21-42 days after the initial manifestation of syphilis, a generalized rash occurs in the form of spots, nodules, vesicles, pustules. They are most pronounced in the collar zone (“Venus necklace”), on the palmar and plantar surfaces. Secondary syphilides contain a large number of microorganisms and are highly contagious. In addition to the characteristic rashes, a woman may find enlarged, compacted, painless lymph nodes. There is weakness, malaise, conjunctivitis, runny nose, sore throat, cough, the temperature rises to 37 ° C or slightly higher. The elements of the rash and catarrhal manifestations disappear on their own in a few weeks, and the asymptomatic phase of syphilis begins. Without etiotropic treatment, relapses of rash on the skin and mucous membranes, focal hair loss, damage to the nervous system, parenchyma of the kidneys and liver are possible. With a latent course, there are no symptoms pathognomonic for secondary syphilis.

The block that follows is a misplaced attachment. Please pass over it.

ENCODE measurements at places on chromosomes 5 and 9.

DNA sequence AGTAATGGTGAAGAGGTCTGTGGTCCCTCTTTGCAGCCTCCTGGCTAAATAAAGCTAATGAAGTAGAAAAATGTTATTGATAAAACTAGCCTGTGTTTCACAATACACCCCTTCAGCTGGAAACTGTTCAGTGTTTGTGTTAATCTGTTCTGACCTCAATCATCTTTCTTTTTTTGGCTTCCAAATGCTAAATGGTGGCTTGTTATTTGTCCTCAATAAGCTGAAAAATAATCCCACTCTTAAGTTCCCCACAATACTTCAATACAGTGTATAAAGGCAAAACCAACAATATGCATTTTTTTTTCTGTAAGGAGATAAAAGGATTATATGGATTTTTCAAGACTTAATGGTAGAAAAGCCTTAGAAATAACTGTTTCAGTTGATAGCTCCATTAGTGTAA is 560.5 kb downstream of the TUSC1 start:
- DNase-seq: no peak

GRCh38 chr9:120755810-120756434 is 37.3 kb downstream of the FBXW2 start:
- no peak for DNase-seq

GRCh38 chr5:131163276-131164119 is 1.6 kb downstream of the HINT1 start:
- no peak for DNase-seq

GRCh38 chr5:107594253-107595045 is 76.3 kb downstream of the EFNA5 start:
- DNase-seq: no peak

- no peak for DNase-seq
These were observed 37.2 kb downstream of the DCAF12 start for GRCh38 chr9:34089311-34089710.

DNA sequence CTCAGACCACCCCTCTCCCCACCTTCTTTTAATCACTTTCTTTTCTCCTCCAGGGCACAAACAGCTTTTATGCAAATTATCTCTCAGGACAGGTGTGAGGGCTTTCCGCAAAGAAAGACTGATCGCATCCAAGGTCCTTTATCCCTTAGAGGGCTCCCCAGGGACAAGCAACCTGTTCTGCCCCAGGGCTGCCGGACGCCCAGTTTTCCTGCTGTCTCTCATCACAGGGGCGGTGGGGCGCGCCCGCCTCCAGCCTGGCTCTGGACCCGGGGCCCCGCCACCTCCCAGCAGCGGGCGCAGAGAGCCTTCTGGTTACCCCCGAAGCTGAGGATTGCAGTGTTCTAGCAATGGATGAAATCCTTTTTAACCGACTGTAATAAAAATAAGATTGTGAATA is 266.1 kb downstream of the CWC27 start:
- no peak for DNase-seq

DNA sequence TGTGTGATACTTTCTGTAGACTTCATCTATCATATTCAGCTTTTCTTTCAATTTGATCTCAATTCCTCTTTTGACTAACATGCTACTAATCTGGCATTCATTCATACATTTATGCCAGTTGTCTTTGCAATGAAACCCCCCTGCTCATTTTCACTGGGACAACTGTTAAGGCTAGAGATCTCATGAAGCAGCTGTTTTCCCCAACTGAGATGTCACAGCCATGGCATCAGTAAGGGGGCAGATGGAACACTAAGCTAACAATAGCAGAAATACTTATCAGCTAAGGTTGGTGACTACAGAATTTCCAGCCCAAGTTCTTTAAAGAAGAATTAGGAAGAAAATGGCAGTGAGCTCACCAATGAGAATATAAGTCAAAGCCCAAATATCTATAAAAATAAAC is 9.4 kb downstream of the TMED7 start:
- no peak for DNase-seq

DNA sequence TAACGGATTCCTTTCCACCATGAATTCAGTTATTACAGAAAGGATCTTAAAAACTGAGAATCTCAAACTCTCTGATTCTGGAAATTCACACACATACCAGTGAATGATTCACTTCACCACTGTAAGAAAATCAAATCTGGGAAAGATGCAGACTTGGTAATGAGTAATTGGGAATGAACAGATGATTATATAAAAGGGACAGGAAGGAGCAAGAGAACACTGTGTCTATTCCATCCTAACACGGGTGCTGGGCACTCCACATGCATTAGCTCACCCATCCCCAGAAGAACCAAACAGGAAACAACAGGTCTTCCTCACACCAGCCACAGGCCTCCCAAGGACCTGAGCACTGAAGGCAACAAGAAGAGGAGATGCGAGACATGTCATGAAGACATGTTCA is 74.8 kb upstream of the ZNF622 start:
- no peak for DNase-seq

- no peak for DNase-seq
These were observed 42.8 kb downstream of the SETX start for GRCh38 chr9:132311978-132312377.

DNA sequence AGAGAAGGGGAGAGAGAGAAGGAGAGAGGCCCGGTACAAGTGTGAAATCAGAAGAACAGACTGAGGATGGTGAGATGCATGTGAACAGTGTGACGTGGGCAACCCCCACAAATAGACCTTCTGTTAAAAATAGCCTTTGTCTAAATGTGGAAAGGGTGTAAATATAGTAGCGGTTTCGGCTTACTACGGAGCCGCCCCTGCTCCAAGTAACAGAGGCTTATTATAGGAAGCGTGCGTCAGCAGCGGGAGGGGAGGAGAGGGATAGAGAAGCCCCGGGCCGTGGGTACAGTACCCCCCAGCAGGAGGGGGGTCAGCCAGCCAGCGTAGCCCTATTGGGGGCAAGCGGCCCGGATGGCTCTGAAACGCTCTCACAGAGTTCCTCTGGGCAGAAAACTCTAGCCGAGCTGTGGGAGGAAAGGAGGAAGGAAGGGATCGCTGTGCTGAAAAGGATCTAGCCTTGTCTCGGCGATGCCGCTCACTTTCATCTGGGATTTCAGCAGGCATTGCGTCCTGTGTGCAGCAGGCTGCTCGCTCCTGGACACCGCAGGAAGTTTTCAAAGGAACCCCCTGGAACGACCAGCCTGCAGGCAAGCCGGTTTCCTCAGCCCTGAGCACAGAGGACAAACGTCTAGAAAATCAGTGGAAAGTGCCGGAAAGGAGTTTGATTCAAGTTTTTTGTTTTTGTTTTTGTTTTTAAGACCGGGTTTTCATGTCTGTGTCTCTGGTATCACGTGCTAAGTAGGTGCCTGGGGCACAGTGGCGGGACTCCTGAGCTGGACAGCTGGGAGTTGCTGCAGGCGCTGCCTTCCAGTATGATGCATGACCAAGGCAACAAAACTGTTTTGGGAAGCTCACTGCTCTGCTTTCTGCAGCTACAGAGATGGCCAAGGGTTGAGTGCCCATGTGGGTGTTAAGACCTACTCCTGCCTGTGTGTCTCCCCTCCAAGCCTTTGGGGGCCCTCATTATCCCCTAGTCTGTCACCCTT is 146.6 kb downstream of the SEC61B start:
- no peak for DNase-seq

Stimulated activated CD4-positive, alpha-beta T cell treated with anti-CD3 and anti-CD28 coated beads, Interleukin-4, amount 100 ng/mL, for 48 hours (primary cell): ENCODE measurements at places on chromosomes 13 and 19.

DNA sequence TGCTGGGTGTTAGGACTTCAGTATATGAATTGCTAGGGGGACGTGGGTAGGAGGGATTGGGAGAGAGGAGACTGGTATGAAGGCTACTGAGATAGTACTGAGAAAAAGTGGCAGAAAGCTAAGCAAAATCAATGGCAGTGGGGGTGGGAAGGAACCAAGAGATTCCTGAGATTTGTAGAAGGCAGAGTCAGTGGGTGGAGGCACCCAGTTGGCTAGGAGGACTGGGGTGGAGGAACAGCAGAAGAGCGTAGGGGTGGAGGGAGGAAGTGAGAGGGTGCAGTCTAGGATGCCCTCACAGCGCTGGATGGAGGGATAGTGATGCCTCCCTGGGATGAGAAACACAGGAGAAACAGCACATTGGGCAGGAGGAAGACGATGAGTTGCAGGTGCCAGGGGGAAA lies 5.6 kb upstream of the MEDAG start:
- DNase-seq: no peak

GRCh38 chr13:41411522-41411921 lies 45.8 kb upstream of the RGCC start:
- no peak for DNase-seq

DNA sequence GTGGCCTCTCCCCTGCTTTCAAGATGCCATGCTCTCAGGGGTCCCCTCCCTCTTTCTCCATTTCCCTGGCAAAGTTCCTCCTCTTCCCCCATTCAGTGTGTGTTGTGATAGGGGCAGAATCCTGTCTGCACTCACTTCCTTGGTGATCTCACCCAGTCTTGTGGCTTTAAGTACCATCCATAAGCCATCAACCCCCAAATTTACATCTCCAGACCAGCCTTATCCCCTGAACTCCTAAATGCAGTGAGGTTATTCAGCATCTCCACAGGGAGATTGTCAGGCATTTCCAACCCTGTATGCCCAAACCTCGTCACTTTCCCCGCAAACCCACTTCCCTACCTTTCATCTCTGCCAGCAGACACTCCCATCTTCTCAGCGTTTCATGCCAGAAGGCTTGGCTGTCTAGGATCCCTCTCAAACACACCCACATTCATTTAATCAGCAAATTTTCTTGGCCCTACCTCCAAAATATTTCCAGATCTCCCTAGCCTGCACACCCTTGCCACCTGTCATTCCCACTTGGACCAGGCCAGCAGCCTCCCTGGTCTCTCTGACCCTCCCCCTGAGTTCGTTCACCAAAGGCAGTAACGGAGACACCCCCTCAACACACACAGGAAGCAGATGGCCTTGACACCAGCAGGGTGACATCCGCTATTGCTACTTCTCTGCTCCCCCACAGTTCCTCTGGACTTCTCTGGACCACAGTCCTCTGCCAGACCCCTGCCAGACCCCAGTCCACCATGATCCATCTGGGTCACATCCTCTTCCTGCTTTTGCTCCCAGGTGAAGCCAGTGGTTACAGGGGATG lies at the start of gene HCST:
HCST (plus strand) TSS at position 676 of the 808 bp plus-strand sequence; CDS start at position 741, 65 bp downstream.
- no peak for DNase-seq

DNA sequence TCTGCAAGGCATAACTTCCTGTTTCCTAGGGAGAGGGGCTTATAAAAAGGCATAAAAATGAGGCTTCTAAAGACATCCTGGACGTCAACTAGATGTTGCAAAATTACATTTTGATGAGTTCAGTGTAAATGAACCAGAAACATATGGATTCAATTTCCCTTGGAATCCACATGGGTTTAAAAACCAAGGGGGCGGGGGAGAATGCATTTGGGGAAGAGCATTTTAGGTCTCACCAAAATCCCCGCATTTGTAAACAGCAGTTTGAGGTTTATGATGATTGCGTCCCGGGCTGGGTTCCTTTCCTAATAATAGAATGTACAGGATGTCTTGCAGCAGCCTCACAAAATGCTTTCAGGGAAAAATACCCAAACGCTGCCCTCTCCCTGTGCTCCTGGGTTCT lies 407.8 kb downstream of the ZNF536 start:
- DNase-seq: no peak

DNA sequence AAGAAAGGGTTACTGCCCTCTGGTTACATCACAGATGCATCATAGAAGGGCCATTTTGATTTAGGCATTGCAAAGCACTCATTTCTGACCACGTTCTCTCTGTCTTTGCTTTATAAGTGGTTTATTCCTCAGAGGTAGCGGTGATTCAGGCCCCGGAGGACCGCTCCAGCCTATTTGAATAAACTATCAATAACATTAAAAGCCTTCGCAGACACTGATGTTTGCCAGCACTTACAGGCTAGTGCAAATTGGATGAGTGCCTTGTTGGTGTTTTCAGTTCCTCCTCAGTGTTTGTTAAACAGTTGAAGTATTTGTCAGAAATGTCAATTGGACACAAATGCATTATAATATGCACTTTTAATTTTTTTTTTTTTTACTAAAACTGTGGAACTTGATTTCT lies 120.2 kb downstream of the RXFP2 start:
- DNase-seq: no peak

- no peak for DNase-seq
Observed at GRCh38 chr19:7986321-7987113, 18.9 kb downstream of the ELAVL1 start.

After 3-6, and in some cases even more years from the moment of infection, tertiary syphilis develops. Surface bumps the size of a cherry stone or subcutaneous gum with a diameter of 3-4 cm are formed . Usually they have a dense structure, clear boundaries, are not accompanied by pain, burning, itching. The maturation period of syphilis in tertiary cutaneous syphilis lasts from several weeks to several months. Tubercles are resolved by dry necrosis or in the form of ulceration with uncovered edges, smooth clean bottom, dense elastic infiltration of tissues. In their place there is a slightly sinking scar with a pigmented border. After spontaneous opening of gum, ulcers with a viscous discharge are formed, and then characteristic stellate scars. When affected by granulomatous inflammation of the internal organs and nervous system, sensitivity is impaired, a woman is worried about muscle weakness, joint pain, loss of vision, memory impairment, shortness of breath, chest pain, etc.